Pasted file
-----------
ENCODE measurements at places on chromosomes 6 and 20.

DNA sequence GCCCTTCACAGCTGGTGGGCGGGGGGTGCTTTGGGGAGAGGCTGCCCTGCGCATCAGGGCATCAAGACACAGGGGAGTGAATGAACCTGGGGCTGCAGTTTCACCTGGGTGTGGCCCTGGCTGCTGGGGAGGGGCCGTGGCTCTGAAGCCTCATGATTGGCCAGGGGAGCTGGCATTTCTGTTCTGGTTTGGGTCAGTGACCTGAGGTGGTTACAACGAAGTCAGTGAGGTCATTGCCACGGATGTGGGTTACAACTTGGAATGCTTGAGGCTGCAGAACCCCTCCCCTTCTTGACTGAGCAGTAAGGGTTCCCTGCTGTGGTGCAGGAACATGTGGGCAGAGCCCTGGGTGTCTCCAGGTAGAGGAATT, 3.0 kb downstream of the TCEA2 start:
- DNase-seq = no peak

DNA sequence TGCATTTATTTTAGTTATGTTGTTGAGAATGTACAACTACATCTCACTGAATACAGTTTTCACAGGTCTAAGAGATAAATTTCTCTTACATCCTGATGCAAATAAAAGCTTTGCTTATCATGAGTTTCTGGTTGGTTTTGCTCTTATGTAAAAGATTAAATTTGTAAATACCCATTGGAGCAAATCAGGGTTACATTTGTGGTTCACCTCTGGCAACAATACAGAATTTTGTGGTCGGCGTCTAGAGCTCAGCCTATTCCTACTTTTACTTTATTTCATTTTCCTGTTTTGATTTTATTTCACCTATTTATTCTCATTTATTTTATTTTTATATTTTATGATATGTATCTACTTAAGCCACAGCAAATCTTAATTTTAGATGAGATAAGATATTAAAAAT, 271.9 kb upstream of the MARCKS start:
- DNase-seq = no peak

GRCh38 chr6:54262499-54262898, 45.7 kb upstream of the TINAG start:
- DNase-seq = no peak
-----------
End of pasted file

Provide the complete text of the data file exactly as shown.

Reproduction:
ENCODE measurements at places on chromosomes 6 and 20.

DNA sequence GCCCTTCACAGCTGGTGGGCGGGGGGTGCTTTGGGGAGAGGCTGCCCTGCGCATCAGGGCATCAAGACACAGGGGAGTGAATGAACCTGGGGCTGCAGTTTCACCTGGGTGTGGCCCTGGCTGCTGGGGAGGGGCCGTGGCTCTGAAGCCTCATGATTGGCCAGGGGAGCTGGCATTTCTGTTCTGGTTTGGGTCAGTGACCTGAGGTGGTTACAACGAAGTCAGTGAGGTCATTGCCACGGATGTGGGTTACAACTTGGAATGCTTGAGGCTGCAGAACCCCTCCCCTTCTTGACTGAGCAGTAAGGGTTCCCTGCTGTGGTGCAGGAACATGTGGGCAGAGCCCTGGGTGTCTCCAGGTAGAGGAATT, 3.0 kb downstream of the TCEA2 start:
- DNase-seq = no peak

DNA sequence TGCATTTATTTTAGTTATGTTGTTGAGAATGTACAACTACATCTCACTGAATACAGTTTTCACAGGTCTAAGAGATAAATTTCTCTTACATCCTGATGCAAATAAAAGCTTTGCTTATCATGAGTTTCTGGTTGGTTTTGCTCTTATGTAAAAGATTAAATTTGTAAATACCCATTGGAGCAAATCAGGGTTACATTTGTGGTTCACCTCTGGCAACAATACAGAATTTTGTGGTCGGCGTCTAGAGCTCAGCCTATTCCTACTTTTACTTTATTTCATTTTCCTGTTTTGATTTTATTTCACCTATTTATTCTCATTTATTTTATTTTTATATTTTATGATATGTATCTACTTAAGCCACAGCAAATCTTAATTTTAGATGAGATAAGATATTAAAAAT, 271.9 kb upstream of the MARCKS start:
- DNase-seq = no peak

GRCh38 chr6:54262499-54262898, 45.7 kb upstream of the TINAG start:
- DNase-seq = no peak